Earlier this month, Technorati, a leading authority on blogs and their influence, published their Digital Influence Report containing insights based on surveys of more than 6,000 influencers, 1,200 consumers and 150 top brand marketers. Key metrics culled from these surveys include: how brands are spending money on digital marketing, how consumers are influenced by digital channels, and the respective challenges that both brands and bloggers face in working with one another.
The most striking result of the survey is the fact that the average budget for marketing via blogs is grossly out of line with their level of influence. Working with bloggers makes up one of the smallest portions of the average digital marketing budget despite the fact that blogs are the most influential digital social channel. The reasons for this incongruity lie in the specific challenges associated with leveraging the blogosphere: fragmentation, lack of metrics, and the complexity of engaging bloggers for earned or sponsored media.
Display, search, and video make up nearly 75% of the average digital marketing budget. Only about 10% is spent on social, with over half of that going to Facebook, and the next largest social outlets being Twitter and YouTube. Blogs are fourth in social marketing spend and make up a mere 0.6% of the average overall digital marketing budget.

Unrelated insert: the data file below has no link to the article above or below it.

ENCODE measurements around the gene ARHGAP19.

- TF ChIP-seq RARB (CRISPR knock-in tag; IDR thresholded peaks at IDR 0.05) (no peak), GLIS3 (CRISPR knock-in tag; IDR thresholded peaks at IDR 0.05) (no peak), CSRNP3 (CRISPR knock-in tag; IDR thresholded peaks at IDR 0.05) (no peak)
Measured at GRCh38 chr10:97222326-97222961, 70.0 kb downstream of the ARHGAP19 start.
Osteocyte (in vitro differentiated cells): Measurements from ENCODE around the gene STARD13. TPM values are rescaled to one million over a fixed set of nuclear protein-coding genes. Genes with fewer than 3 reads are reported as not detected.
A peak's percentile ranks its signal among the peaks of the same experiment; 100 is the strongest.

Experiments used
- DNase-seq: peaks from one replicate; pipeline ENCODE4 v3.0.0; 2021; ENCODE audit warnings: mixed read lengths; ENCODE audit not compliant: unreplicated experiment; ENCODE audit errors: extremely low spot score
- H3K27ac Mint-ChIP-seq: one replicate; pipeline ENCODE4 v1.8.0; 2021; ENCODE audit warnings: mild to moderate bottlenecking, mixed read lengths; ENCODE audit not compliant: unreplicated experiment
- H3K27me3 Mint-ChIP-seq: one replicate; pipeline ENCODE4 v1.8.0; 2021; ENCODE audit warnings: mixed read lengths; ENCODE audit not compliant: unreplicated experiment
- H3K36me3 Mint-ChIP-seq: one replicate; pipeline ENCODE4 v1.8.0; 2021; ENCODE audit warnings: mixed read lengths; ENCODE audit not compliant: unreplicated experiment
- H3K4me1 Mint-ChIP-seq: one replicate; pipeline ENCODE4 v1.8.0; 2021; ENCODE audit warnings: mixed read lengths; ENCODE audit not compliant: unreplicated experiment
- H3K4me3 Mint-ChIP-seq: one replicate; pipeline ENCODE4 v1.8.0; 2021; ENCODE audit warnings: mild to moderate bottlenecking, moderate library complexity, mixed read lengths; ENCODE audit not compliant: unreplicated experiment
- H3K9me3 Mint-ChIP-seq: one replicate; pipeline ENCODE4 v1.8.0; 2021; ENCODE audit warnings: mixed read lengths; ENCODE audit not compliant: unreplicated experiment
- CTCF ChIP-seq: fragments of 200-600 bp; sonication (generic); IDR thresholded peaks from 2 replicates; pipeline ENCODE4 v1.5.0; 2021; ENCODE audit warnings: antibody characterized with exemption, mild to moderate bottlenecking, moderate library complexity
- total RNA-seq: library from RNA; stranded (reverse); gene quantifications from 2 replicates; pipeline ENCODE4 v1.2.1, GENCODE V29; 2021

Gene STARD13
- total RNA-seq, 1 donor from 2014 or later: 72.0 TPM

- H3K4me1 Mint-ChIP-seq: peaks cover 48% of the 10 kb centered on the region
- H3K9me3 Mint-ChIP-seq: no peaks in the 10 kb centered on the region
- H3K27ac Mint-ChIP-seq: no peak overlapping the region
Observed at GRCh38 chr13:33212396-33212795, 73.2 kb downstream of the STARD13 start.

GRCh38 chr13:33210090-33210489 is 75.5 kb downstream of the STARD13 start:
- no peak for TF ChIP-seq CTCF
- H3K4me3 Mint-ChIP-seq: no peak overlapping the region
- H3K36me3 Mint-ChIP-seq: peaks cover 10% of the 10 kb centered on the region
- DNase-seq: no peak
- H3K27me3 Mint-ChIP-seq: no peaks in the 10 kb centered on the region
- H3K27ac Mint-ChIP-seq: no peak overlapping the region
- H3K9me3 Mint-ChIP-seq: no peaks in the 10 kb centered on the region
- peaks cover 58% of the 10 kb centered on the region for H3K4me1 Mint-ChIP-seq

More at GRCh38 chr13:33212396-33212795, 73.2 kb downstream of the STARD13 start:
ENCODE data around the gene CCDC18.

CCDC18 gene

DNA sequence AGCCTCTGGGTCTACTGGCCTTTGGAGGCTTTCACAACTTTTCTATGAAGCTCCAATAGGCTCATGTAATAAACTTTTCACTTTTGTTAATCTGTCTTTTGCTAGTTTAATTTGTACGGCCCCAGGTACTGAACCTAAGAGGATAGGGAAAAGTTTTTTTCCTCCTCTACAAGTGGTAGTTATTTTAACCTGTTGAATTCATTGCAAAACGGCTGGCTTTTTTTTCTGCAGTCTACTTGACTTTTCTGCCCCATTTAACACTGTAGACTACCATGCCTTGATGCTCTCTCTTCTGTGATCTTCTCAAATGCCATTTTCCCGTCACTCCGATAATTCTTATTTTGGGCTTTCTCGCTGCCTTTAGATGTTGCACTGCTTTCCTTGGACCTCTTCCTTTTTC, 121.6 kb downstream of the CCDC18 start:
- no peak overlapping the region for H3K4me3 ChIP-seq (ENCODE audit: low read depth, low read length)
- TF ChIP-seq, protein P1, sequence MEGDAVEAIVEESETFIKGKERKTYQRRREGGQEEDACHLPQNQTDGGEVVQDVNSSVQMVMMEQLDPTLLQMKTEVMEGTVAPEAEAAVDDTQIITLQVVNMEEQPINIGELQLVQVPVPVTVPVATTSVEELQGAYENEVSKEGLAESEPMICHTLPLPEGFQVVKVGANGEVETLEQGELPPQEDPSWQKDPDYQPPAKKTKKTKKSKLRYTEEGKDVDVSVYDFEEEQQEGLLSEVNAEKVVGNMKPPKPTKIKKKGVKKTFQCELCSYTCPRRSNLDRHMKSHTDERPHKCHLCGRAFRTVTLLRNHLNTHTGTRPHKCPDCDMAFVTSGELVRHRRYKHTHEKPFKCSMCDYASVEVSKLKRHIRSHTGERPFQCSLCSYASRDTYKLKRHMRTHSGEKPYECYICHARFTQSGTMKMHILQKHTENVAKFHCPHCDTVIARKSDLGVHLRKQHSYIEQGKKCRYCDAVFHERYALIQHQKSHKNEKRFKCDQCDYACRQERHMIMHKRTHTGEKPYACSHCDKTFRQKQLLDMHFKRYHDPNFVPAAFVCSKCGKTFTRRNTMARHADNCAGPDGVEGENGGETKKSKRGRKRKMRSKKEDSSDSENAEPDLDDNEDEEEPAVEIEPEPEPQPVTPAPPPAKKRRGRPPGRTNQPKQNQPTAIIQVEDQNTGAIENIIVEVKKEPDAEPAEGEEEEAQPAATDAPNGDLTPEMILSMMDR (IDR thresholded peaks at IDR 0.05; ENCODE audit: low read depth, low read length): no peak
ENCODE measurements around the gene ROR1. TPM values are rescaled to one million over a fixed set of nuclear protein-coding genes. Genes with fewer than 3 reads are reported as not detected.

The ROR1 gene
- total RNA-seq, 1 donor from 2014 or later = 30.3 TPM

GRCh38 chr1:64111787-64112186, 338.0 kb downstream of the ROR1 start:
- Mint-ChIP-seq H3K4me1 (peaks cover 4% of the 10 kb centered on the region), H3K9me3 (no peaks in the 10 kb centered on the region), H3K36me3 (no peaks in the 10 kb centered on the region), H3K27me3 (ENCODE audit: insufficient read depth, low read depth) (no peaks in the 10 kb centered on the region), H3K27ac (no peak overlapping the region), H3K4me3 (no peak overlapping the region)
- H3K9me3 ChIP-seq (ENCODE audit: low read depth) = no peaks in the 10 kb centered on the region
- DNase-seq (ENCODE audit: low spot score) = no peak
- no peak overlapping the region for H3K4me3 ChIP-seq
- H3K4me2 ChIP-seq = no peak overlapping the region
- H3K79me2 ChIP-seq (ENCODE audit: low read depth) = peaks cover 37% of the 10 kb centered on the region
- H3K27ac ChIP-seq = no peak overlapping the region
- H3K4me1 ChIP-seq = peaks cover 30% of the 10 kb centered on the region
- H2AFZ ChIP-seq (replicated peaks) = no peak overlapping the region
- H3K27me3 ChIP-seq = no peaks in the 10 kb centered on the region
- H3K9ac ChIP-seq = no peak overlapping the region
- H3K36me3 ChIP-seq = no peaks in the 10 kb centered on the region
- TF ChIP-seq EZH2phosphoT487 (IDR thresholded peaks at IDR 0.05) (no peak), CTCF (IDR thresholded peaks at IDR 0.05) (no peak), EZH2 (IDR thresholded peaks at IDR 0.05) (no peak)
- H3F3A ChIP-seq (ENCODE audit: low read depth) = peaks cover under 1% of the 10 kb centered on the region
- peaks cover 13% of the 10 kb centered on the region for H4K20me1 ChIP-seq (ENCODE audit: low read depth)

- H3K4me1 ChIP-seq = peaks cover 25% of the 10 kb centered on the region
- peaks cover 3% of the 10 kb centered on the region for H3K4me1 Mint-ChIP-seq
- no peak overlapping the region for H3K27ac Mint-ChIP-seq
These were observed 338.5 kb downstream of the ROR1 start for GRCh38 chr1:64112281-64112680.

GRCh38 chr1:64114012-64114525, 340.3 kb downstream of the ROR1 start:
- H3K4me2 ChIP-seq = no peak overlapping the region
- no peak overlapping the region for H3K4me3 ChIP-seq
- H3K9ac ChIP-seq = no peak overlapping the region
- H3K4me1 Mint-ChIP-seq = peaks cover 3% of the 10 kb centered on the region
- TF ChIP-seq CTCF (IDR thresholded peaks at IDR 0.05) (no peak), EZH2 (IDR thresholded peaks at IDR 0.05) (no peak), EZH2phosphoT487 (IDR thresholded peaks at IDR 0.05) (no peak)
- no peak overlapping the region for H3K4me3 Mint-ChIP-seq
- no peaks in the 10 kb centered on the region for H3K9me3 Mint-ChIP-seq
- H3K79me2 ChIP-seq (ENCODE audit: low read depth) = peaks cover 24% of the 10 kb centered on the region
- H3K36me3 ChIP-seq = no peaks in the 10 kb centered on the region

65% of brands participate in influencer-based marketing and 59% of brands are planning to increase social marketing spending by an average of 37%.
Which Digital Channels Influence Customers?
Retail sites and brand sites are the two digital channels that are most likely to influence a consumer purchase. Blogs are third overall, outranking Facebook, YouTube, Google+, LinkedIn, Pinterest, and Twitter. Thus, blogs are the most influential form of social media when it comes to consumer purchases.Yet the average digital marketing budget for blogs is far from commensurate with this high level of influence.
Bloggers do Much More Than Blogging
The vast majority of bloggers are leveraging social channels such as Facebook and Twitter to promote their blog posts. Prominent bloggers have large followings on each of these channels, meaning that the title “blogger” doesn’t fully capture their value. They are cross-channel social media influencers and while their blog is their home base, they have a far broader presence across the social media sphere. Bloggers presence on other social channels should be taken into consideration when allocating resources for working with blogs. An earned or sponsored blog post with a brand mention will translate into same message being disseminated across every channel on which the blogger is active. . .
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